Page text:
The Yad Vashem Holocaust memorial in Jerusalem honours 25,000 individuals who helped to save Jewish lives during the second world war. Among this roll call of the “Righteous among the Nations”, there is only one named Arab: Dr Mohamed Helmy. This remarkable book tells the story of Helmy’s life, in particular the years in which he helped a young Jewish girl, Anna Boros (later Gutman), evade the Nazis in the heart of Berlin from 1936 until the end of the war.
Ronen Steinke, a political commentator at German broadsheet Süddeutsche Zeitung, has painstakingly pieced together these events from the state archive in Berlin, and from Gestapo correspondence, and interviews with the surviving relatives of Helmy and Gutman in New York and Cairo. His story, deftly translated by Sharon Howe, wears this research lightly. Steinke’s history sheds a light on what he argues is a deliberately forgotten world, the old Arabic Berlin of the Weimar period, centred around the grand mosque in the Wilmersdorf district, which was “open, progressive and far from antisemitic” and which welcomed Jewish luminaries, including Albert Einstein and philosopher Martin Buber, to its cultural events. “It is a perception shared by many Muslims in western countries that the Holocaust was nothing to do with them, that Muslim migrants played no part in that history,” Steinke writes. “This book is evidence to the contrary.”
Mohamed Helmy, the son of an Egyptian army major, had come to Berlin from Cairo in 1922 to study medicine. He was apprenticed to a professor of medicine at Moabit hospital near the largest synagogue in the city. The professor was Georg Klemperer, brother of Victor, later the forensic diarist of daily life under the terror of the Third Reich. Helmy witnessed first-hand the terrible day in 1933 when all the Jewish doctors at Moabit were rounded up and taken by Nazi stormtroopers to the hospital basement and savagely beaten; those who survived never returned to work. Helmy was spared this fate because he was in a nebulous category in the perverted hierarchy of Hitler’s race laws – not Jewish, not Aryan, and with a native German fiancee. He was promoted to run a department partly staffed by newly employed Nazi surgeons, “devoid of technical expertise”, who had been instructed in part to sterilise young women who had come before the “genetic health courts”. There is a photograph in this book of Helmy seated, surrounded by a smiling cohort of junior Nazi doctors, his murderous underlings.
This arrangement did not last long. Helmy, a gifted consultant, was openly derisive of his colleagues and their political masters. When greeted in the hospital corridors with “Heil Hitler!”, he was brave enough to answer with a measured “guten tag”. In 1936, colleagues signed a petition against his continued employment, suspicious that he continued to treat Jewish patients out of hours. He held on for another year, with the help of the Foreign Office at the Reichstag, which did not at that time want to alienate Egypt, then a British protectorate, by persecuting Egyptian citizens. His contract was not renewed in 1937, however, and he was forced to set up his own practice, more or less in secret.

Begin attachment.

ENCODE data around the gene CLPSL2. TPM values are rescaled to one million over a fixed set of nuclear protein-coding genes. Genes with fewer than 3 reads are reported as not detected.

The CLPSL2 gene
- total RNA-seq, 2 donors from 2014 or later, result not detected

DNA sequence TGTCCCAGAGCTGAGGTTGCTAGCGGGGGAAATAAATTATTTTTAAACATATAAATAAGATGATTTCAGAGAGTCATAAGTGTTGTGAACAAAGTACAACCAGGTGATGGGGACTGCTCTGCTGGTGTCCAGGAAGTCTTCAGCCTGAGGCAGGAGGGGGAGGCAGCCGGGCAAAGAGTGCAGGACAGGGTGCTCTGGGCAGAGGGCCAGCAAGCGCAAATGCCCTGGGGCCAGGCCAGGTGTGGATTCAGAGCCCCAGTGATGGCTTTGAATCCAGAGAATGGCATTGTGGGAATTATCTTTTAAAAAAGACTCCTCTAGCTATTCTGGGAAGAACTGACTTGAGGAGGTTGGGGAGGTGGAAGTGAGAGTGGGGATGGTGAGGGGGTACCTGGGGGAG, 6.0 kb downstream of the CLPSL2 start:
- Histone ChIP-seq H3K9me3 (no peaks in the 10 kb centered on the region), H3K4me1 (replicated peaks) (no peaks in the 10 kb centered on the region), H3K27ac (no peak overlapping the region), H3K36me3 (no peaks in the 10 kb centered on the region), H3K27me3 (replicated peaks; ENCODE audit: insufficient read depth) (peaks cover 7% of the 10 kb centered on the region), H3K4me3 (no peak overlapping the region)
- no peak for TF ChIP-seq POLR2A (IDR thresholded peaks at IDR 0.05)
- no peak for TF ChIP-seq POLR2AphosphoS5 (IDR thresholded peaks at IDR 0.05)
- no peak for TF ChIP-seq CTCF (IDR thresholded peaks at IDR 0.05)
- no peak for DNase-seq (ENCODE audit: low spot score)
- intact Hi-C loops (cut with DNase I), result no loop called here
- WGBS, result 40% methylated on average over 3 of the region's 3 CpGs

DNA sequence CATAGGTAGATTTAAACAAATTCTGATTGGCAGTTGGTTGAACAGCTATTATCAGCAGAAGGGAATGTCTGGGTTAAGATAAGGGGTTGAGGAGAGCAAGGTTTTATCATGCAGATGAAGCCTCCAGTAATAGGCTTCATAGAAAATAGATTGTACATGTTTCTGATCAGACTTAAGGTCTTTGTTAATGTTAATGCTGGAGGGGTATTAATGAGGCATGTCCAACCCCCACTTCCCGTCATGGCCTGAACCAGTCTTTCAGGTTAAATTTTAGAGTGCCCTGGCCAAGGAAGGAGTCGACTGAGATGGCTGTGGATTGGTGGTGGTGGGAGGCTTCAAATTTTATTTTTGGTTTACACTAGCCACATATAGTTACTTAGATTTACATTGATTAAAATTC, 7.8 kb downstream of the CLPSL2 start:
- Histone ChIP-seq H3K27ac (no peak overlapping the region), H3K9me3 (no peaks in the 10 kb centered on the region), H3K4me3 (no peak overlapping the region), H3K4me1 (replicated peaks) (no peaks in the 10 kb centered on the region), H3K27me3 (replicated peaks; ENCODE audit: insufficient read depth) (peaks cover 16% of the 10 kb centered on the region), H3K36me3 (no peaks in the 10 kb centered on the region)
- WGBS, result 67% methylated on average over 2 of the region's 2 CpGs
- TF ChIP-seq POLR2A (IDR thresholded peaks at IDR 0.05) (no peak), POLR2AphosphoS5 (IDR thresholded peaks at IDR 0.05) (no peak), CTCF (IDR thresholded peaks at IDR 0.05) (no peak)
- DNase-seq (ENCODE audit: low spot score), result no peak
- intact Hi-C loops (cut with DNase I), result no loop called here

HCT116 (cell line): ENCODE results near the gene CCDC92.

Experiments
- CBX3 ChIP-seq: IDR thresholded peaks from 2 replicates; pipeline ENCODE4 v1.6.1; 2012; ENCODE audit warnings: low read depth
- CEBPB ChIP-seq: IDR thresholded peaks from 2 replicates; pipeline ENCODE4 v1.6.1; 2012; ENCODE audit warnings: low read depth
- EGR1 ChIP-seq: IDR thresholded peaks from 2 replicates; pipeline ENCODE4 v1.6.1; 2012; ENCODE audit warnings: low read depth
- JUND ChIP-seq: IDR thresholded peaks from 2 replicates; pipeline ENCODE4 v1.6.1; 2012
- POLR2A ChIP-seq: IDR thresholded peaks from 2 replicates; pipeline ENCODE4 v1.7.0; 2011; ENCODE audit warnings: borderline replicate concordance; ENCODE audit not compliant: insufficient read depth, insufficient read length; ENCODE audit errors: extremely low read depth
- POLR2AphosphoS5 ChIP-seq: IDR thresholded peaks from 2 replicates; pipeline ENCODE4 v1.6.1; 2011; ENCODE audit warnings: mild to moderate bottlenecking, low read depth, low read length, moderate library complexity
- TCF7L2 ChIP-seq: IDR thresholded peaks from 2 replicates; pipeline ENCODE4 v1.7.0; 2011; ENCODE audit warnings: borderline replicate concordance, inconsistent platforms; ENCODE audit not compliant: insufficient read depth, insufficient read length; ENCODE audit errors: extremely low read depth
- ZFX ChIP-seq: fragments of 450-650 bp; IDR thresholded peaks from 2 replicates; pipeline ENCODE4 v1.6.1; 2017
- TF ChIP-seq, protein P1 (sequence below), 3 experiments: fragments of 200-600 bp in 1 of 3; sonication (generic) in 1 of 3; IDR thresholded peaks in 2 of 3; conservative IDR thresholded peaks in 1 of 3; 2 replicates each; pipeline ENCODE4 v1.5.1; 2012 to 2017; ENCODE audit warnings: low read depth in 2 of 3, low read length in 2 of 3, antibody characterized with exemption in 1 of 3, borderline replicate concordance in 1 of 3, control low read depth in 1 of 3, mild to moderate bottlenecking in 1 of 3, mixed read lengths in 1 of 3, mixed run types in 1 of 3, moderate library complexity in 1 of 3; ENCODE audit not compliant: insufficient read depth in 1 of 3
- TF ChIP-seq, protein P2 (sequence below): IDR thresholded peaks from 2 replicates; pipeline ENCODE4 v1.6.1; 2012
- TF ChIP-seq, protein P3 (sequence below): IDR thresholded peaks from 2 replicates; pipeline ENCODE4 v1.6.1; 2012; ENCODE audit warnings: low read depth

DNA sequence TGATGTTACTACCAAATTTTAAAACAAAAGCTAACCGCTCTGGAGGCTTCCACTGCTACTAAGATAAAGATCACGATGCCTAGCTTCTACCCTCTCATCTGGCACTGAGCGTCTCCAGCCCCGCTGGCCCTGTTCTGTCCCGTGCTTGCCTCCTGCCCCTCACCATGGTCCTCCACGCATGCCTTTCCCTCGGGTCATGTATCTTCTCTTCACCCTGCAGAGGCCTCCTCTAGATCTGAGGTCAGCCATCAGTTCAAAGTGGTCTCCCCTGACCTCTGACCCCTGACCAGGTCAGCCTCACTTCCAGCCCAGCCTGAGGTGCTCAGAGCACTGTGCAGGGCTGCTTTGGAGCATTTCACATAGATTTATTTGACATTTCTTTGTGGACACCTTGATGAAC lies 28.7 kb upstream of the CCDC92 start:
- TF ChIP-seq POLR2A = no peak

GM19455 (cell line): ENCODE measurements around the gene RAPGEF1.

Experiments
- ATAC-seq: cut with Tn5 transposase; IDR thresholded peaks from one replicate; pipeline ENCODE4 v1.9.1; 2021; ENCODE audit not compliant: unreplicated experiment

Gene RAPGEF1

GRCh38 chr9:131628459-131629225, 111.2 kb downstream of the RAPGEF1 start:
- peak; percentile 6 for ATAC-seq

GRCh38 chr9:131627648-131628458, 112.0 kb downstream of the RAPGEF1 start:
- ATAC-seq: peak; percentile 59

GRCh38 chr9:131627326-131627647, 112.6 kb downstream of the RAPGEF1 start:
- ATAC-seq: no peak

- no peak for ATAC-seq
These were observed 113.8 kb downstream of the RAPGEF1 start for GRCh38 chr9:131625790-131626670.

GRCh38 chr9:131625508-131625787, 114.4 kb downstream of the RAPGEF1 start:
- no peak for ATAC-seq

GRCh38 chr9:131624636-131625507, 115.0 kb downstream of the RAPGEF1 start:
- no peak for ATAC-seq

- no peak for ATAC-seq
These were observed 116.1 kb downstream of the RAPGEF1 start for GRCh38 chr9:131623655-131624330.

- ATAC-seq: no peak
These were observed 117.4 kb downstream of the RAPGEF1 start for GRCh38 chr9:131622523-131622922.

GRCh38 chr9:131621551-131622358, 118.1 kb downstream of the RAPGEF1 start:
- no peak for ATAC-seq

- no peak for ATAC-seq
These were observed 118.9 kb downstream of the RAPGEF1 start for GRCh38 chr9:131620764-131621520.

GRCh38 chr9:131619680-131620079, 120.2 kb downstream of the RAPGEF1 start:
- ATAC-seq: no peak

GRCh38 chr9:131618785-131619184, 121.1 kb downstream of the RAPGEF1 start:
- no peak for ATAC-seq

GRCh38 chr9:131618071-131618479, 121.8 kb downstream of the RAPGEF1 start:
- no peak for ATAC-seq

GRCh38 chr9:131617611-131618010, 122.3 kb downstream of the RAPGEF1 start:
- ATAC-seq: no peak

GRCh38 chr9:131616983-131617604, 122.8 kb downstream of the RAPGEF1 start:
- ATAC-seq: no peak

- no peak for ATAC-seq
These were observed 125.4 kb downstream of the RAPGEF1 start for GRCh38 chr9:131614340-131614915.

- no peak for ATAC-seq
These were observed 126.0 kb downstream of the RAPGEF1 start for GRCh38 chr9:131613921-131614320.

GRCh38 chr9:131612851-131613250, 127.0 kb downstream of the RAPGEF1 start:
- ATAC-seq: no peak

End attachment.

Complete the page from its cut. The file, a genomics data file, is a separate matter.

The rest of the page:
A year earlier, Helmy had visited the house of one of his elderly Jewish patients, Cecilie Rudnik. It was not entirely a medical call. Rudnik lived with her daughter, Julie, and granddaughter Anna, then 11. The greengrocer business that Rudnik’s husband ran had been an early victim of the new race laws: Jews were barred from visiting wholesale markets until the afternoons when all the sellable produce had gone. The persecution was getting worse by the day; shops in Moabit were being appropriated by the Nazis, money seized. Rudnik and her daughter offered tea to the doctor and pleaded with him to do something to help Anna.
Helmy kept in touch with the family, and when Anna was 14, he took her on as his assistant at his GP practice. At the outbreak of war Helmy’s status was once more in jeopardy. He was imprisoned in 1939 by the Gestapo for apparently calling Rudolf Hess “an idiot”. Some months later, he was released as part of a change of heart at the Nazi foreign office in a bid to persuade prominent Muslims to their cause, or to hold them as future bargaining chips in prisoner exchanges. Helmy was unable to leave Berlin, but allowed to restart his practice. Anna remained his assistant. When the transports began, and Cecilie Rudnik was summoned to the embarkation point, Helmy helped her to go into hiding with a friend. Rudnik’s daughter, Julie, was safe for the time being because she was married to a German gentile. Anna’s status was less secure. Helmy decided, recklessly, to hide her in plain sight. He created the story that Anna had escaped to Romania, while giving her a headscarfed identity as his Muslim niece, Nadia, his new receptionist.
What follows is a tense and extraordinary account of their years of subterfuge, which also provides a visceral reminder of the bureaucratic and investigative lengths to which the Gestapo would go to discover Jews still hiding in their midst. With enormous courage and cunning, Helmy and Anna maintained their fiction despite SS raids and constant suspicion and the threats of denunciation and exposure (not least from Anna’s mother’s gossipy habits). Their connection continued in visits and correspondence until Helmy’s death in Berlin in 1982 (Anna lived a further four years in New York), by which time the story of an Egyptian Arab who risked his life for his Jewish friend had, as Steinke details, become a far more complicated one to tell.